While I can’t say I have developed the perfect approach to this dilemma, I have learned to take a role of supporting people to make their own thoughtful evaluations of the use or non-use of medications. Instead of encouraging people to stay stable by staying on medications as the doctor prescribes, I suggest they can decide for themselves, but that they might be wise to make changes slowly and in conversation with various people including their prescriber. By supporting a person’s own choices, I don’t take a medical role, but only the standard role of a therapist in helping a person to become aware of, and to choose from, a range of options. This is tricky, as people’s ability to be thoughtful is frequently impaired by a number of factors, including their own mental health problems, the high volume of available misinformation, panic and pressure from people in the family, other professionals and people in their social network, as well as the brain numbing effects of many of the medications themselves. But it is often possible to make substantial progress on this issue: I have written more about this in my Guide to therapists in helping clients rely less on medications.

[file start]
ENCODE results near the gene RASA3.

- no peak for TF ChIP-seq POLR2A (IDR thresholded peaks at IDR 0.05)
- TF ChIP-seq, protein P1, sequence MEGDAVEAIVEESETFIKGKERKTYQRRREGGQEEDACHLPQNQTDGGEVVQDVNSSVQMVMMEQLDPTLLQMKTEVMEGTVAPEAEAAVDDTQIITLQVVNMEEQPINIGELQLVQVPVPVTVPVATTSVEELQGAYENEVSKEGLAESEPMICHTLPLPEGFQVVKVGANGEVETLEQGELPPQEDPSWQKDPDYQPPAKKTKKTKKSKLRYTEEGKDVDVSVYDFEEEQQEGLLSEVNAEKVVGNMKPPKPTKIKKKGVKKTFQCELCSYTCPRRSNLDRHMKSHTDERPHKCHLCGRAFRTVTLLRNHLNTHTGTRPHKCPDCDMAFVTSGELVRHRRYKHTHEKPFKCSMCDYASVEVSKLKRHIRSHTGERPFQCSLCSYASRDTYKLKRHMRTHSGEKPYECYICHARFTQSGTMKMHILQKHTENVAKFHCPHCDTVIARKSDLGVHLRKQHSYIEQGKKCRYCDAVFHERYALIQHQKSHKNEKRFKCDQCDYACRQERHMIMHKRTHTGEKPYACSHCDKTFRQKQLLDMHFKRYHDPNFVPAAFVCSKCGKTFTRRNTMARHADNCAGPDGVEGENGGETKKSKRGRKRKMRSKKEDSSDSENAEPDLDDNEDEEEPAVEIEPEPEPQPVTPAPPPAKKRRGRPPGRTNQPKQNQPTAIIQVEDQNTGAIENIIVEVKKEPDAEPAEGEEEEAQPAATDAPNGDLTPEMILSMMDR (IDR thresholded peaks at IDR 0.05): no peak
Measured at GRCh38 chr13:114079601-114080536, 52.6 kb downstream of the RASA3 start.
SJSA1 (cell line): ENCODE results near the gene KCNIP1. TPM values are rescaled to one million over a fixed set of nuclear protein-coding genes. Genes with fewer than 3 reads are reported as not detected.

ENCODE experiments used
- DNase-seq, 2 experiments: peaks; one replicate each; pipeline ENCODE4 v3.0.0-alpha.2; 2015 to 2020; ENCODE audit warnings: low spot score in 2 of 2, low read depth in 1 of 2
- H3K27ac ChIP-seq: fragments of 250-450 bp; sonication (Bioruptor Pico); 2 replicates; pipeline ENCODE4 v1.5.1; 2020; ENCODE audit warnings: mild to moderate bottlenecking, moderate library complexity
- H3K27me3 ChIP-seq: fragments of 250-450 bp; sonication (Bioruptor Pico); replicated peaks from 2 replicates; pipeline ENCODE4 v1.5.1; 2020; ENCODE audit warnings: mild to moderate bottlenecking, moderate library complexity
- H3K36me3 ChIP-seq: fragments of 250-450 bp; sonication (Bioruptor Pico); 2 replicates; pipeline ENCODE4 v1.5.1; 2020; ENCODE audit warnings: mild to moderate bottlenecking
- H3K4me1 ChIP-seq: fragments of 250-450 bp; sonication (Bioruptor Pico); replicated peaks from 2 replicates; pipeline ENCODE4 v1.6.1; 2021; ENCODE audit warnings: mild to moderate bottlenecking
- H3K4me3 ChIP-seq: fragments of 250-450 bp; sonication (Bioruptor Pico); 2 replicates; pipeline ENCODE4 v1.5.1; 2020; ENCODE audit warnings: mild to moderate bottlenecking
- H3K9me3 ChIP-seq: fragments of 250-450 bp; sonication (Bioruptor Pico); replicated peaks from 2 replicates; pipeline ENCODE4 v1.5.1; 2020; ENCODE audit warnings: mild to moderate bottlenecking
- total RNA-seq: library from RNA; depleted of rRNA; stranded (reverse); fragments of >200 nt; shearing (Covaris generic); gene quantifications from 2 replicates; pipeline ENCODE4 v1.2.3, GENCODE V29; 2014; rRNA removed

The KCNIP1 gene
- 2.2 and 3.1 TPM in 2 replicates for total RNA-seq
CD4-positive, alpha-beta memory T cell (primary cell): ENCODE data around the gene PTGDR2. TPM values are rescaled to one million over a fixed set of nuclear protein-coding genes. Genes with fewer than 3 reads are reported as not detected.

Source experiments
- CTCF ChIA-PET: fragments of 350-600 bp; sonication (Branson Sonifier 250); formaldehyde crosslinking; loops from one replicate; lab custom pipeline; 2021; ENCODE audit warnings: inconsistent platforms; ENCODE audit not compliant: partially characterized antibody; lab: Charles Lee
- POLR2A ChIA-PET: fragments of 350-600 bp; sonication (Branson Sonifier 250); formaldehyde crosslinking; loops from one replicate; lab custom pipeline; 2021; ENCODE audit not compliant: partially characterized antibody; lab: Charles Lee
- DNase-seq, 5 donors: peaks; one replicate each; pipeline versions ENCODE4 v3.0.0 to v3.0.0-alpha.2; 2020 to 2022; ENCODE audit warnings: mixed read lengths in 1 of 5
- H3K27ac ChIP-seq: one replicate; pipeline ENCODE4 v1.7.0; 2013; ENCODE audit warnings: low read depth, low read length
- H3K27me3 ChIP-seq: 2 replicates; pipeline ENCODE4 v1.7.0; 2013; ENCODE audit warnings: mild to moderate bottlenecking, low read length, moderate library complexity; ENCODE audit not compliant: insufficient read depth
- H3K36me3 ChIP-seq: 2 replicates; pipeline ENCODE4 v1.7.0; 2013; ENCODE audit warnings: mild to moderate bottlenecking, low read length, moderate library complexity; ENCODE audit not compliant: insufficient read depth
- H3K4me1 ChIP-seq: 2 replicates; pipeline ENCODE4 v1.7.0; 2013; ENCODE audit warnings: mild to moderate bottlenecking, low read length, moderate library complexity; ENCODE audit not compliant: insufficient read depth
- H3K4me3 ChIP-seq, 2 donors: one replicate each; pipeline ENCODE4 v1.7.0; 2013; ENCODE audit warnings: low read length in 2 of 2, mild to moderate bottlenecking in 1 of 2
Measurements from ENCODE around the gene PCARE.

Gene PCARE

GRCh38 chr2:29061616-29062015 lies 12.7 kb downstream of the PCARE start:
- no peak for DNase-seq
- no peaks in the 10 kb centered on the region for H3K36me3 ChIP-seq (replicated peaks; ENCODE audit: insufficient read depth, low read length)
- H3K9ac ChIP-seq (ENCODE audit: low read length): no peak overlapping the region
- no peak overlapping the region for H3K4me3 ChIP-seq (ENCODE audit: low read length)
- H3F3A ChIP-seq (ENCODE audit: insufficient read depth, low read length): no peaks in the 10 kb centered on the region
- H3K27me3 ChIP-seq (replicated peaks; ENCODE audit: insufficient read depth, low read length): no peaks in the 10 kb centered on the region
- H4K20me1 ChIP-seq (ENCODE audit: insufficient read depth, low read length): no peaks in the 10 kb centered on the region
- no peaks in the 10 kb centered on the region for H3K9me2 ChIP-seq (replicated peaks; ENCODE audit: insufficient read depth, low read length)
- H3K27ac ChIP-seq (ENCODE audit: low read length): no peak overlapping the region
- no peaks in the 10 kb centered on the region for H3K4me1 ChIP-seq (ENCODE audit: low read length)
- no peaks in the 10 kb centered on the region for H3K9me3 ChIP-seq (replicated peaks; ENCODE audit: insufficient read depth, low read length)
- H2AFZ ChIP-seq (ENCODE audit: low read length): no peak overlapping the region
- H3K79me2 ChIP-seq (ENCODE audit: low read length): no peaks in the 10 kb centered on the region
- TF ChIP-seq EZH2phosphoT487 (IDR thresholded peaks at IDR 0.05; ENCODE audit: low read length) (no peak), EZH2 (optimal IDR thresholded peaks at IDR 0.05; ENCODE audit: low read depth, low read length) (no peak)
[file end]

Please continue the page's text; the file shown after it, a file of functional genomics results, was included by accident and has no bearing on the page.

Changing the System through Education:
After a couple of years of organizing a voice hearers group and practicing CBT for psychosis, it was obvious I was bringing something really new to the community, and so a local managed care organization, LaneCare, agreed to sponsor a seminar for me to teach cognitive therapy for psychosis to other professionals. This was a success, so I began doing more seminars, first just on cognitive therapy for psychosis, but then later adding a second day focusing on the (often denied) relationships between trauma and psychosis and how to help people who had experienced both. I have sometimes been sponsored by professional groups, or by universities with continuing education programs, and I have sometimes organized such seminars myself. I have now taught hundreds of professionals in a number of states, and I know at least some of these professionals are doing more progressive work as a result.